Lending a hand

Posted on 10 Feb 2011 by The Manufacturer

Howard Wheeldon, senior strategist at BGC Partners, discusses Project Merlin and lending.

It has been a long time coming, and flawed as it may be, it is in the interest of everyone to make the agreement between the five major UK banks and the Government, known as Project Merlin, work.

Covering issues such as increased lending to SMEs together with ‘restraint’ and greater transparency on bonuses, there will soon be those who say that Project Merlin is now an accident waiting to happen. Even accepting that this is a politically-derived agreement, I beg to differ, for the simple reason that an agreement is after all something that has been signed up to by all parties and thus to be perceived as being in the interests of all parties to make it work.

We’ll see. You can take a horse to water but you can’t force it to drink, meaning banks have a duty of care with regard to risk. Meanwhile, the bonus transparency requirement of Project Merlin may look pretty onerous now but remember that the same was being said back in the late 1970s when attempts to oblige companies to report director/highest paid remuneration were first being aired.

The bottom line for non state owned bank signatories to this agreement is that the bonus pool and amount of remuneration that they pay staff is effectively left under their own control just as it should be albeit that bank employers must in some circumstances make due account to the current regulator.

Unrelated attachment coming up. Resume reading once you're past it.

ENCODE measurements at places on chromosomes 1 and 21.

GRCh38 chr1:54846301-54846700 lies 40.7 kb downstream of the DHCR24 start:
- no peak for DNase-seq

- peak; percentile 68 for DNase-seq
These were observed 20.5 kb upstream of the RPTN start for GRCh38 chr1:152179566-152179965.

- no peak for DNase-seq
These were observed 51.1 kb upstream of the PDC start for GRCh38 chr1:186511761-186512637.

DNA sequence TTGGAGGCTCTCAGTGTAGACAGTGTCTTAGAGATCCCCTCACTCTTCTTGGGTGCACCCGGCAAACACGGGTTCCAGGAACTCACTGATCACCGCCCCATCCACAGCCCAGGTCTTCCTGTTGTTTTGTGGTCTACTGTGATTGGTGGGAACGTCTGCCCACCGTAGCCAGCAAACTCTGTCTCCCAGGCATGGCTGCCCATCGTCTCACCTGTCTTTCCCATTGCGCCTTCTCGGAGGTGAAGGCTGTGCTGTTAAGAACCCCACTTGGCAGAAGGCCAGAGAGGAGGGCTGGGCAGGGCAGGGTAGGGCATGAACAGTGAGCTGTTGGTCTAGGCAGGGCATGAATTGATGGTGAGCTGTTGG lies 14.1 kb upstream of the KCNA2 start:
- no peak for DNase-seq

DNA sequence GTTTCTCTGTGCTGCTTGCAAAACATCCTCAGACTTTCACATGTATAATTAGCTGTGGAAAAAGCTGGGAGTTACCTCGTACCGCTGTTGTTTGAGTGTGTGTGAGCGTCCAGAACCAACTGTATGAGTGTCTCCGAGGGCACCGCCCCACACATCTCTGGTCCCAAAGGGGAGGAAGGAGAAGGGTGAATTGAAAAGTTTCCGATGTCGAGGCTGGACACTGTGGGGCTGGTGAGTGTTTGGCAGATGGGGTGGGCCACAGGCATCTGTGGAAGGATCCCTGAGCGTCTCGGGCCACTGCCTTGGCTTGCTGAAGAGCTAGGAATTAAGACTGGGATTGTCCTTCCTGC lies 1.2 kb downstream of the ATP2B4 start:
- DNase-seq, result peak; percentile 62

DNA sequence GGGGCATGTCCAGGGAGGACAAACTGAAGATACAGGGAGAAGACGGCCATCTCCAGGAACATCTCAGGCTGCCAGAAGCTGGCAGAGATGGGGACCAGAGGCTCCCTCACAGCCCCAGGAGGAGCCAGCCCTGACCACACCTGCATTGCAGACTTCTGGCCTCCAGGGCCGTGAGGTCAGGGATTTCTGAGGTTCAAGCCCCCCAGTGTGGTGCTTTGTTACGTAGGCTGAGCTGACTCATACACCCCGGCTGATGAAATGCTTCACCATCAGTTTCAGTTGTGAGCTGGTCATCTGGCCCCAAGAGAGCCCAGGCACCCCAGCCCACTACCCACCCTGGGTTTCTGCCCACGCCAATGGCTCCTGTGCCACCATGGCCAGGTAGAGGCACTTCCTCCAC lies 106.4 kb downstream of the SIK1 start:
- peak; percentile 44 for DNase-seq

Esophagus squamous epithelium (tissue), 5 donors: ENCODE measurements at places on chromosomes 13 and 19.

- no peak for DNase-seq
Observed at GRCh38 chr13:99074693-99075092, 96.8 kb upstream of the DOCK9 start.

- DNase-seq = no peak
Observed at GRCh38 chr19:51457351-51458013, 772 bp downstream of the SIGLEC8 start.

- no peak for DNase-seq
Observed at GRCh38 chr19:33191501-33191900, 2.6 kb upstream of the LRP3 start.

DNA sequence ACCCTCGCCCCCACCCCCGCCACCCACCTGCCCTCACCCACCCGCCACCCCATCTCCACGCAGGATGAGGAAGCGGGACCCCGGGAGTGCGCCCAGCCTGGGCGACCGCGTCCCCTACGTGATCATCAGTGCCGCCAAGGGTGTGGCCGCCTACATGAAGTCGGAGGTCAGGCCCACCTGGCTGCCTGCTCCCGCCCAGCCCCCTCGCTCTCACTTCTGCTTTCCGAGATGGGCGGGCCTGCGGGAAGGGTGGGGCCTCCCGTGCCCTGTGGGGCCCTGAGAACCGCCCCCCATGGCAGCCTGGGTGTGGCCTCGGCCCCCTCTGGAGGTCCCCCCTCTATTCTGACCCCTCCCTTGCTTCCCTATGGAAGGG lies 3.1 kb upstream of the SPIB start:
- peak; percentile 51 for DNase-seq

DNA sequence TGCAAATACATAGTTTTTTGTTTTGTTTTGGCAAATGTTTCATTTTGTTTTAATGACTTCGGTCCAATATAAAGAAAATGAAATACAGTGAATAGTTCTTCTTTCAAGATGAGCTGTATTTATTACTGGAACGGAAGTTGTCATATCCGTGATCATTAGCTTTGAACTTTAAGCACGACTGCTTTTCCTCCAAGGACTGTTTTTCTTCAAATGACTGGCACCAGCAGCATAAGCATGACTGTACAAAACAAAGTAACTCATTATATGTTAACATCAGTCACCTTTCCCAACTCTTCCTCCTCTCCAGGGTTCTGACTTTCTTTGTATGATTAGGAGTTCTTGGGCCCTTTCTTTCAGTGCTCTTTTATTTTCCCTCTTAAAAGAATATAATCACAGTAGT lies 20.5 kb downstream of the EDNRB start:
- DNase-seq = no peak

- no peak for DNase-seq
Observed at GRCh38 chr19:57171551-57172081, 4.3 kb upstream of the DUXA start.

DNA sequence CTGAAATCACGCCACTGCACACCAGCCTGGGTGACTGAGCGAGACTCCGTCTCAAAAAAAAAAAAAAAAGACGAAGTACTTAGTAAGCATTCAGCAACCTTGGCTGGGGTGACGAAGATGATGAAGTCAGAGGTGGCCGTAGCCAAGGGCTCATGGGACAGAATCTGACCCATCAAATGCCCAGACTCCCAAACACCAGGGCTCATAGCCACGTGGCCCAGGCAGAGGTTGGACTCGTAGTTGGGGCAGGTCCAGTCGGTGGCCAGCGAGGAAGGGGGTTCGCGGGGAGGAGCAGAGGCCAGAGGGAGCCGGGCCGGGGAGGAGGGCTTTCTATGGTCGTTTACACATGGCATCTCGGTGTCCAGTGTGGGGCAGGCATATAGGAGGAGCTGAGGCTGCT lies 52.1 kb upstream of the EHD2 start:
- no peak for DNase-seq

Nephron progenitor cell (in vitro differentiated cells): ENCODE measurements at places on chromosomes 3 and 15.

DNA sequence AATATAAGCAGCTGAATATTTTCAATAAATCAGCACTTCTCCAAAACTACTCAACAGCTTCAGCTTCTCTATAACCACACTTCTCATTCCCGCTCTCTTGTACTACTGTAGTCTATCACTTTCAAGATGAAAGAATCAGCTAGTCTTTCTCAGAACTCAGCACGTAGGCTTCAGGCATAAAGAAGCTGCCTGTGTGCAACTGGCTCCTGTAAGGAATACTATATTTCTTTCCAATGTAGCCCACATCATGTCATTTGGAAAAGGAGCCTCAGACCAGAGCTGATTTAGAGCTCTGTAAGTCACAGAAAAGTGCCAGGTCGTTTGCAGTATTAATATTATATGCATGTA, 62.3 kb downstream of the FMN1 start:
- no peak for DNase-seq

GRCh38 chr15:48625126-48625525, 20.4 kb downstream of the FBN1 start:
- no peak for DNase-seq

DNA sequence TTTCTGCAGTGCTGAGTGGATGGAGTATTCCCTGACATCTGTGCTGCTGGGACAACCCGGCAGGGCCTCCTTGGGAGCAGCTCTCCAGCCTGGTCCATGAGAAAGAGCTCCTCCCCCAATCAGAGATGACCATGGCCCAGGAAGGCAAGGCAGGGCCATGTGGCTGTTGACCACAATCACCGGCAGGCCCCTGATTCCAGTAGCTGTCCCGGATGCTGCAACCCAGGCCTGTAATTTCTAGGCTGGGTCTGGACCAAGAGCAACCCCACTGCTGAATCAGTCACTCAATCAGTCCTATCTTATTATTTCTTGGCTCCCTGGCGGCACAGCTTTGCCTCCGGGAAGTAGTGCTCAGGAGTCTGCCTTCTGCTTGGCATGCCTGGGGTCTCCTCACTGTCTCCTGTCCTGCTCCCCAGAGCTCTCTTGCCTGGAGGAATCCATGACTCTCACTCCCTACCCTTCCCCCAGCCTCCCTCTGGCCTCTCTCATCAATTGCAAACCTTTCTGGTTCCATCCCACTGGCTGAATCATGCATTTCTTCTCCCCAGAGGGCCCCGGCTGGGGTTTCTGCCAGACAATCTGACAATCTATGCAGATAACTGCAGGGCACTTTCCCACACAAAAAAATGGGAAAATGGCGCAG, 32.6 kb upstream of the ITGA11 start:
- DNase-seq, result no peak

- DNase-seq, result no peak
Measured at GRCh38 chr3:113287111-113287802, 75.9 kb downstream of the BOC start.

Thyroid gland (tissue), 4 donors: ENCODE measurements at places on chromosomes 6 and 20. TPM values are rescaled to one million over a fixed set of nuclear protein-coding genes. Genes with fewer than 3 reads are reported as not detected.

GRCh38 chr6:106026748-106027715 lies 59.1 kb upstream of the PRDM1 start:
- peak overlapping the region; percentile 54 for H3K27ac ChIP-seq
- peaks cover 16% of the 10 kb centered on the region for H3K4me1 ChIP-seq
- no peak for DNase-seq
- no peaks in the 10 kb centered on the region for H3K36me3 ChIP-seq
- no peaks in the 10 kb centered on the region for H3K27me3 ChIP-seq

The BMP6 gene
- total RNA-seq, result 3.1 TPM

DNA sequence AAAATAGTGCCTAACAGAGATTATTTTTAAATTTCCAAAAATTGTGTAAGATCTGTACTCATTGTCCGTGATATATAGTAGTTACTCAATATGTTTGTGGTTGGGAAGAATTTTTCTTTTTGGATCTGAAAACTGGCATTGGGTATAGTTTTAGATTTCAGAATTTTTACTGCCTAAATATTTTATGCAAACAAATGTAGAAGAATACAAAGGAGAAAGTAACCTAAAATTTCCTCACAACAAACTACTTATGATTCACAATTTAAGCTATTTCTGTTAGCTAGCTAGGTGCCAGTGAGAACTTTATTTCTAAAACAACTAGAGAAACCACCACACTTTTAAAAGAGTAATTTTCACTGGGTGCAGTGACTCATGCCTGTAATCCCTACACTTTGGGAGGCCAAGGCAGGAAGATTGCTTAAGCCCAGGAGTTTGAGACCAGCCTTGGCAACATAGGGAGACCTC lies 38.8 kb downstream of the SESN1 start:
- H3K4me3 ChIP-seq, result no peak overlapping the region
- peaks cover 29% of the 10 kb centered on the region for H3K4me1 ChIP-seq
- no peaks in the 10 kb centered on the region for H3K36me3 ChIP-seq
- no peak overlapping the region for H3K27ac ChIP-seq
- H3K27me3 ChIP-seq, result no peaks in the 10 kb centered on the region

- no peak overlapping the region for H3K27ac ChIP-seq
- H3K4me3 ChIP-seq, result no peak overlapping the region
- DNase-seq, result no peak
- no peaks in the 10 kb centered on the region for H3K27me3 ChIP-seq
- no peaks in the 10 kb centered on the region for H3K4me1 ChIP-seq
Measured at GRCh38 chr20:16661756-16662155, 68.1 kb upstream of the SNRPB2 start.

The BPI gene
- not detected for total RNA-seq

On the most significant issue in terms of the economy – the commitment to increase lending to small and medium sized enterprises from £66bn last year to £76bn this, which increases the overall total lending commitment for banks in 2011 to £190bn – our view, reasoned by the fact that there is nothing in this agreement to cover what banks charge would-be borrowers, is that this should not be perceived as a matter of serious concern to the banks or investors. Indeed, although we do not doubt the spirit or intention of banks in signing up to increased lending, we have great doubts about likely demand.

While few can doubt the Coalition government’s intentions or the massive effort put in by bank chiefs to come to terms with what has after all been a politically-induced requirement, it will be a year or more before we can judge the outcome. In terms of the economy Project Merlin probably does not add that much value, unless perchance there is a dramatic increase in lending.

We doubt that we will see a dramatic push by banks to lend to industry, but at the very least banks will be kept on their toes. It is also clear that, while agreement on Project Merlin may get the government and public off banks’ backs, it does not mean that the government is also off the hook. Indeed, if we are right on loan take up, the Coalition government will need to redouble efforts to provide greater support to SMEs and others, such as those struggling to obtain mortgage funds.